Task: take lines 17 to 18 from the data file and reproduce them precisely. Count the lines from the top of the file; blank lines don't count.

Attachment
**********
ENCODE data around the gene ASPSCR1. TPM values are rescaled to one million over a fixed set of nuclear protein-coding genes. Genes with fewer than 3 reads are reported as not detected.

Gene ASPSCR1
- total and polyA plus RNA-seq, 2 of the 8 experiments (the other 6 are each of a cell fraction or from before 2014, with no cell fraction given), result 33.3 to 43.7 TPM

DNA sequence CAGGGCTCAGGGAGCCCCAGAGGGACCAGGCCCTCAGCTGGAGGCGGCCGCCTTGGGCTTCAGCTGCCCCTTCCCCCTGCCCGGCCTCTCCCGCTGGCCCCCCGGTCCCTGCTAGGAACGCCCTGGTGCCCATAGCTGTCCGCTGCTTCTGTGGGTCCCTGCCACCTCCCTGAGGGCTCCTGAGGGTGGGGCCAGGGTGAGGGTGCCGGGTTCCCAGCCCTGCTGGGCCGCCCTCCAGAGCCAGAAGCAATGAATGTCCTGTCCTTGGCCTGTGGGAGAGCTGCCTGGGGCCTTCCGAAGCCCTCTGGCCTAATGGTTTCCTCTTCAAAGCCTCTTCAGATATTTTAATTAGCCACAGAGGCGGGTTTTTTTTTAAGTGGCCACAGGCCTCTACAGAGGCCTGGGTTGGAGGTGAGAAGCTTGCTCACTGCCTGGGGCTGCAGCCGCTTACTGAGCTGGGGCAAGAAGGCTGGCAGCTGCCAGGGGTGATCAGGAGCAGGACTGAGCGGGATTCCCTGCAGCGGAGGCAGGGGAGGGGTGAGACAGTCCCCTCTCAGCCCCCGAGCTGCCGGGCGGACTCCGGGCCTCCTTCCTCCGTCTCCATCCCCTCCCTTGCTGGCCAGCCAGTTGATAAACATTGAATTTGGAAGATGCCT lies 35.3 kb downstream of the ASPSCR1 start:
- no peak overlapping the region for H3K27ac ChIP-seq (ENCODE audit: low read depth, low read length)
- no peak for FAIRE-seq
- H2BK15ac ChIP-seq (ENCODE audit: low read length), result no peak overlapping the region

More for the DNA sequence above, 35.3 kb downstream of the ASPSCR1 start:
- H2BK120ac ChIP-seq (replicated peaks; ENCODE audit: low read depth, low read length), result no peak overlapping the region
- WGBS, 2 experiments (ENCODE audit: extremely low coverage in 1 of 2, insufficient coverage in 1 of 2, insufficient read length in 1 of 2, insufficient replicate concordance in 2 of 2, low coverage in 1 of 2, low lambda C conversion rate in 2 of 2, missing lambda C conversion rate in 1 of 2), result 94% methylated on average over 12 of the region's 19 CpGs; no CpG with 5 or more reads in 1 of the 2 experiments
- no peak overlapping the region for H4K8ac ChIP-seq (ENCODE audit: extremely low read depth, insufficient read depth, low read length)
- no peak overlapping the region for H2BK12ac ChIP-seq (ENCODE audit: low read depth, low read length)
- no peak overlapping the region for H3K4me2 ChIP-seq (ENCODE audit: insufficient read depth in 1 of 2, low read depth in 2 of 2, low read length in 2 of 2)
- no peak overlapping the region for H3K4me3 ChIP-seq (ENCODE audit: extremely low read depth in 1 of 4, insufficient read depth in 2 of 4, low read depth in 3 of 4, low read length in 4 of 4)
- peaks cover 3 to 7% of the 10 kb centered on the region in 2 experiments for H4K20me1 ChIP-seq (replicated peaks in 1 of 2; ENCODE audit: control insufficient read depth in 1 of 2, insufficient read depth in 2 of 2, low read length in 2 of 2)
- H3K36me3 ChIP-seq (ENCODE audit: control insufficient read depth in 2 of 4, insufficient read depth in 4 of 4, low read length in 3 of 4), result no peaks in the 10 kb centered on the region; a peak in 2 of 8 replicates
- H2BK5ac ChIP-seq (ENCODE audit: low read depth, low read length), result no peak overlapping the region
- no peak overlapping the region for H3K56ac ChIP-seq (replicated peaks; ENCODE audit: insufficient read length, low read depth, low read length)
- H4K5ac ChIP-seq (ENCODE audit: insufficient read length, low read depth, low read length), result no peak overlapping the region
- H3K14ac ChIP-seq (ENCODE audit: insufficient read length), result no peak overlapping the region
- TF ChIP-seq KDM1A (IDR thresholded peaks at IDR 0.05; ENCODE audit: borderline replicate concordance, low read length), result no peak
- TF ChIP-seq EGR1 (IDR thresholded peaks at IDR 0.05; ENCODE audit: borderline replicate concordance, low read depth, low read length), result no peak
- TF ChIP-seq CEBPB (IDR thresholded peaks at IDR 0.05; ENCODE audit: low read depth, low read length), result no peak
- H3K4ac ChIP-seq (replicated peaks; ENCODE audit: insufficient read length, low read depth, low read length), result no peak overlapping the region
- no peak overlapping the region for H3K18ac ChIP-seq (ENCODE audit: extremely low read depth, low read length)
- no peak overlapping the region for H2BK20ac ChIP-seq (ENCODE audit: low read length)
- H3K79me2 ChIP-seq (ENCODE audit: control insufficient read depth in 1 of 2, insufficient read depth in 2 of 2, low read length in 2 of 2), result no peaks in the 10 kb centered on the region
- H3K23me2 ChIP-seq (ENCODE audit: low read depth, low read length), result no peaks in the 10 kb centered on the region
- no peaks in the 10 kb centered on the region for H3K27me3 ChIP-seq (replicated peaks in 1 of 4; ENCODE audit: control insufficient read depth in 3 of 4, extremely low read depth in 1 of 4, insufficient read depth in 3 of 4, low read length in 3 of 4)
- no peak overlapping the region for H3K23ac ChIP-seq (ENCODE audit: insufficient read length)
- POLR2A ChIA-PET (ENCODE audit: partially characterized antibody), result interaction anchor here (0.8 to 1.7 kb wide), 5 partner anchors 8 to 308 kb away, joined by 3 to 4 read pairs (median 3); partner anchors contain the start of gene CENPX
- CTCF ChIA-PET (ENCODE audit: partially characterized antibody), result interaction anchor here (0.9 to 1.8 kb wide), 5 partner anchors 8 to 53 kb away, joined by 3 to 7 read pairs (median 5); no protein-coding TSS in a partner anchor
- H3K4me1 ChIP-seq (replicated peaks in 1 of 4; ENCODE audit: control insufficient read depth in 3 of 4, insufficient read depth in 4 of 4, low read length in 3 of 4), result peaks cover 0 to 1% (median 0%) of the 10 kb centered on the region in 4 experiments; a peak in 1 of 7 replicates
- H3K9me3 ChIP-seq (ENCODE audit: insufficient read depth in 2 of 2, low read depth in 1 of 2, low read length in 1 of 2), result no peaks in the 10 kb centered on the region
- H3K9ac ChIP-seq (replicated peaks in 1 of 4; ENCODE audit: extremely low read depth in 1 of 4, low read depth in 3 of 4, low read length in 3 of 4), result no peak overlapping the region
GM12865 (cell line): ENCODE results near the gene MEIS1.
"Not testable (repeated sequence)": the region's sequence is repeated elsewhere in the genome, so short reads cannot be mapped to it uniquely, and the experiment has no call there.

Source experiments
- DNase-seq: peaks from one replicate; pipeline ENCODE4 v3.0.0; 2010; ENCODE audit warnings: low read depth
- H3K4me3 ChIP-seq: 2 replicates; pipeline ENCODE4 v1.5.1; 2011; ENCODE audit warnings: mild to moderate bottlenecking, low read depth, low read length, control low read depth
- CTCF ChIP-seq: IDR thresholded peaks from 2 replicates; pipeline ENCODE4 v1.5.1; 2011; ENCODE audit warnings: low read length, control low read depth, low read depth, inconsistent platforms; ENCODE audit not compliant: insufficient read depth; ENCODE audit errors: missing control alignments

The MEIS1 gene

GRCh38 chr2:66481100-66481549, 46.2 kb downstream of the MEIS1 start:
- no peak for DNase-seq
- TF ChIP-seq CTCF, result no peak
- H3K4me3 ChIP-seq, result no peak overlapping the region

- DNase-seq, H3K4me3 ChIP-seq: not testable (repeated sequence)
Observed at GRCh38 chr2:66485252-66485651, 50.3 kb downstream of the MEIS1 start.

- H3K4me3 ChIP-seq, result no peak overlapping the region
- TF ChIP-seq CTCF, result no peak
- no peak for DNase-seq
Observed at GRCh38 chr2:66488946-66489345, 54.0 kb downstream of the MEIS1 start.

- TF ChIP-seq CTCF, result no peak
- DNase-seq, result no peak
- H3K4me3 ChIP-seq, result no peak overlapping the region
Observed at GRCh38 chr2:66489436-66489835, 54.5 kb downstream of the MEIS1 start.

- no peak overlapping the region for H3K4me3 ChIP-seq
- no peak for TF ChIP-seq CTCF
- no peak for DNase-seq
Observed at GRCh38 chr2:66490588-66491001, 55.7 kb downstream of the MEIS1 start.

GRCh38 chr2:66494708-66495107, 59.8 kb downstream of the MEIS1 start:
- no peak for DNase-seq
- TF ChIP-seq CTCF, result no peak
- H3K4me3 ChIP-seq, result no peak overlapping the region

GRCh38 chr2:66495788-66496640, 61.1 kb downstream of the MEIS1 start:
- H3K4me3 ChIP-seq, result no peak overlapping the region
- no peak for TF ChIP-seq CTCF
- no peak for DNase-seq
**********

- H2BK5ac ChIP-seq (ENCODE audit: low read depth, low read length), result no peak overlapping the region
- no peak overlapping the region for H3K56ac ChIP-seq (replicated peaks; ENCODE audit: insufficient read length, low read depth, low read length)